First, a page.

2.3. Virulence Evaluation of Isolates and the Severity of Damage to Seedlings

Maize populations were sown in 0.5-L Styrofoam containers filled with a mixture of 1:1.5 or 40:60% (v/v) of oat substrate colonized by the isolates (1.6 × 106 conidia g−1) and with sterilized black soil. A bi-factorial arrangement of treatments was established: five groups of isolates from the states of Estado de Mexico, Puebla, Tlaxcala, Guerrero and Oaxaca plus a control with no inoculum (factor A) and 57 populations of maize (factor B) distributed in a randomized complete block design with four replications. Ten maize seeds per population were used in each experimental unit. The trial was conducted in greenhouse conditions during the months of August to October 2012 in the facilities of the Colegio de Posgraduados at Texcoco, Mexico.

The evaluation of the severity of damage to the foliage area and stem of the maize seedlings was made 30 days after planting based on the scale proposed by Solano-Báez [30] where 1 = healthy plant, 2 = plant reduced in size, 3 = seedling with chlorosis and/or blight damage, 4 = seedling with upward-curling foliage, and 5 = dead seedling or showing more than 90% foliage damage. The seedlings were then removed from the substrate in order to record the length and weight of the roots; length and weight of the seedlings or aerial portion; and total fresh and dry weight of the seedling with the roots. The weighted average of foliage damage was calculated according to the following formula (Equation (1)):

Weighted average of damage( Y ¯ )= ( X 1 × Y 1 + X 2 × Y 2 ++ X 5 × Y 5 )/T (1)

where Xi = number of seedlings in each category of the scale, Yj = value of the scale, and T = (X1 + X2 + … + X5), the total number of seedlings in each experimental unit.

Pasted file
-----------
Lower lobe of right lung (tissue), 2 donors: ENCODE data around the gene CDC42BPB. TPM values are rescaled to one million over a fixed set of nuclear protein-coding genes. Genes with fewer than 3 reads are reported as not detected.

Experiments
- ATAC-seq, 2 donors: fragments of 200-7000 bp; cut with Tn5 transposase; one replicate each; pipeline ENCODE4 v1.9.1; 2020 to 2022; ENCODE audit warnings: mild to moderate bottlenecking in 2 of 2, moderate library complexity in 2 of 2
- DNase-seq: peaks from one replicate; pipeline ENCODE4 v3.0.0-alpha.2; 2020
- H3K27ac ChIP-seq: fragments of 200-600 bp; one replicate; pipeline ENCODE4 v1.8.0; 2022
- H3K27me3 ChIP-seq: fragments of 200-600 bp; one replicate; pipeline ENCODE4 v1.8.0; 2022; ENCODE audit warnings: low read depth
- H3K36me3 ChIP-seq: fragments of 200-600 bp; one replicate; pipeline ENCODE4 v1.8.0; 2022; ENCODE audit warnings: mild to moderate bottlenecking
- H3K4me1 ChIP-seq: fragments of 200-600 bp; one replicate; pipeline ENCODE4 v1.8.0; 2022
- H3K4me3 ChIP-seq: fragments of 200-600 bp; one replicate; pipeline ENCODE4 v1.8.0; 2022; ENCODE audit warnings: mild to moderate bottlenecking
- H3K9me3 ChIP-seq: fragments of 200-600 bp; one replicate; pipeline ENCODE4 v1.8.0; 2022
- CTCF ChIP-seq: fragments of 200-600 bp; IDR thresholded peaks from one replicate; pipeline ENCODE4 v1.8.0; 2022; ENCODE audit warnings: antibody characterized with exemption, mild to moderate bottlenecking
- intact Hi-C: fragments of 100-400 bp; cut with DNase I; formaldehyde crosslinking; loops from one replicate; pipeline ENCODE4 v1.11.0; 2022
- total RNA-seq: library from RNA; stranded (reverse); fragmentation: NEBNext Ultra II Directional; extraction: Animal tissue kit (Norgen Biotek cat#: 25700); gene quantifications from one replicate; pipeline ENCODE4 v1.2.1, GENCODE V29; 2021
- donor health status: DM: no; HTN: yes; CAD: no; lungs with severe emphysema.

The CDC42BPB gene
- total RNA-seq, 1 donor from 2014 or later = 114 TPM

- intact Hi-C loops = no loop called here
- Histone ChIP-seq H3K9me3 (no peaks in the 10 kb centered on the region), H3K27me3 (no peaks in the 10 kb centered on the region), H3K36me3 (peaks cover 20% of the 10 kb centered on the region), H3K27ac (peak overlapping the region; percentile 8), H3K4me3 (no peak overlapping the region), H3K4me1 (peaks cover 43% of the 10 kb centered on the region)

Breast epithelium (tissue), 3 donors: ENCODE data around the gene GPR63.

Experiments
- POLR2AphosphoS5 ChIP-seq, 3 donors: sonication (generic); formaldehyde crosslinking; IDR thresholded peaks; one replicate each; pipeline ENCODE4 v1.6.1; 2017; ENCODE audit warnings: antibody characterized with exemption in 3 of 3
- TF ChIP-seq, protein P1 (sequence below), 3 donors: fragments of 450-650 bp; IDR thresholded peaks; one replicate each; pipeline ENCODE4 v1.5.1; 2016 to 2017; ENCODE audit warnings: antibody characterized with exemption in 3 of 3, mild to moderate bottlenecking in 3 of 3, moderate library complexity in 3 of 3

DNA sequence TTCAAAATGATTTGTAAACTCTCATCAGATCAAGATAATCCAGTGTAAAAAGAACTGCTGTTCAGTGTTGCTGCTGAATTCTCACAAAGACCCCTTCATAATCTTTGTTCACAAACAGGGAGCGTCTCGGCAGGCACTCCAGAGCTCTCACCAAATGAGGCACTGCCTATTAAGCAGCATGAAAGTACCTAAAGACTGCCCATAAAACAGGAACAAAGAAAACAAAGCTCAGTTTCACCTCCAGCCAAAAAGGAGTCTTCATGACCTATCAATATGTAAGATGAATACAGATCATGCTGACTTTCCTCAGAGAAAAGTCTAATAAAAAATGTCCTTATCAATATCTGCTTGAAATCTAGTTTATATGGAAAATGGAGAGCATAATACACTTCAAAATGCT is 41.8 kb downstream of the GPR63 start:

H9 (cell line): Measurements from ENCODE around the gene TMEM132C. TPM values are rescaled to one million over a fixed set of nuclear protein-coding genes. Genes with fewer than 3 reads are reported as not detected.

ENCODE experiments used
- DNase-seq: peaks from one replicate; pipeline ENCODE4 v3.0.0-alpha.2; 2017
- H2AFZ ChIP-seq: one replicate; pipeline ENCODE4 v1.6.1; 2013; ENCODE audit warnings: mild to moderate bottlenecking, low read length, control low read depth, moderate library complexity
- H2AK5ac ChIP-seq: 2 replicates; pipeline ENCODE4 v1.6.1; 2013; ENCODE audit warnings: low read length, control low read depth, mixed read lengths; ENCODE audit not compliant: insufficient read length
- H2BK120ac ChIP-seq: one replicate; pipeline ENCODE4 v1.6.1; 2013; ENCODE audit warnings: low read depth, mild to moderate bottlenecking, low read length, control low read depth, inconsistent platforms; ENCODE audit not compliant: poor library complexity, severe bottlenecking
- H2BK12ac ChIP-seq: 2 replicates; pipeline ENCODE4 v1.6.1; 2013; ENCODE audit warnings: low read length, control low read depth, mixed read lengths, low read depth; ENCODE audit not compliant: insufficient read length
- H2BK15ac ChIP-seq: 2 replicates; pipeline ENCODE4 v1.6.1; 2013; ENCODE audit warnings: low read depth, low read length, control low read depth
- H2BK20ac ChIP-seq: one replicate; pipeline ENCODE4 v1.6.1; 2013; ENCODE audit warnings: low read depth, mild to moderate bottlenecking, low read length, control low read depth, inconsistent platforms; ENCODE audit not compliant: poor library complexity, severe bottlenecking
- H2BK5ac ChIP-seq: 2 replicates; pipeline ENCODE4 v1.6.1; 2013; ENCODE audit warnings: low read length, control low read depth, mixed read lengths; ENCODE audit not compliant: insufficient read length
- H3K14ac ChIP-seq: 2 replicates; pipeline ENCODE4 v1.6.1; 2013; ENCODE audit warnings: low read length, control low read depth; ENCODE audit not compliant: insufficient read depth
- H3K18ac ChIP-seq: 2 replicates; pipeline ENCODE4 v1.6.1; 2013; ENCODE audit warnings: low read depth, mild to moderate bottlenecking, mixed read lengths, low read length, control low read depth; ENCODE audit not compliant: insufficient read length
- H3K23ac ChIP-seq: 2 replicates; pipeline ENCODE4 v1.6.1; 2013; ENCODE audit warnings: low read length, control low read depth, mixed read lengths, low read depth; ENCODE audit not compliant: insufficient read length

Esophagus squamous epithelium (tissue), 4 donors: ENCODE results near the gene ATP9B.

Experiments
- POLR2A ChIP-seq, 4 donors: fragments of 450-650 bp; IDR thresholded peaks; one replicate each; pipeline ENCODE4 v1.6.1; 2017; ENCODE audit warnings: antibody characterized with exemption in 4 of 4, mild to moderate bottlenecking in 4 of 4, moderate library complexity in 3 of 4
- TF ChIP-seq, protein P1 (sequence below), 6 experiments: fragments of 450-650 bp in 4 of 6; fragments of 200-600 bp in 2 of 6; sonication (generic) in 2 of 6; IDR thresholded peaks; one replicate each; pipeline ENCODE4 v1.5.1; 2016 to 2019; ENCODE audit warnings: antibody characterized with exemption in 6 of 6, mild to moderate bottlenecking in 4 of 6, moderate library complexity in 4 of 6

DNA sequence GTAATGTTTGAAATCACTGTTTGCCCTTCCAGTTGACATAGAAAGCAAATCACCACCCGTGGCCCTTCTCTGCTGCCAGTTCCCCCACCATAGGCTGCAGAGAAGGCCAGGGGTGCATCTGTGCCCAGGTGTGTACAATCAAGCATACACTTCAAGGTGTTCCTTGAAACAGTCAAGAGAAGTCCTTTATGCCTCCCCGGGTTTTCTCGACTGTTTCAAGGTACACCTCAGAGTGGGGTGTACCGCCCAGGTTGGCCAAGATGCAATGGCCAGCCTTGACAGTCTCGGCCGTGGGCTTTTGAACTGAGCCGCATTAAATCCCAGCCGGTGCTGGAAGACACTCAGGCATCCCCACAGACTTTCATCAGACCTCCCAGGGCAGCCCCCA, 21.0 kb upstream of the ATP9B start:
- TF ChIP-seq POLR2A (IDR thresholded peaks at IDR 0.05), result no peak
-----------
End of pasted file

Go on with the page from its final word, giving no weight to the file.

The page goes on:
2.4. Statistical Analysis

With the information gathered, a database was formed of the treatments and variables evaluated. Then, in order to prove the differences among inocula, maize populations and the inocula-maize population interactions, analyses of variance were performed under the experimental design and complemented with multiple means comparisons using Tukey’s tests (p ≤ 0.05). All the analyses were performed using SAS statistical software [31] .

3. Results

High variation was observed in the degree of damage to seedlings from maize populations in response to inoculation of Fusarium spp. isolates from different geographic origins, and the grade of damage was an indicator of different degrees of virulence. The seedlings showed symptoms whose intensity varied from delay in growth, yellowing of leaves, and less root length to inhibition or delay in seed germination as part of the pathogenic effect in comparison with the control plants that showed normal growth without visual damage in terms of the evaluation scale. Significant differences were determined (p < 0.05) among maize populations (Po) and among sources of Fusarium spp. inocula (In) for all variables recorded (Table 2).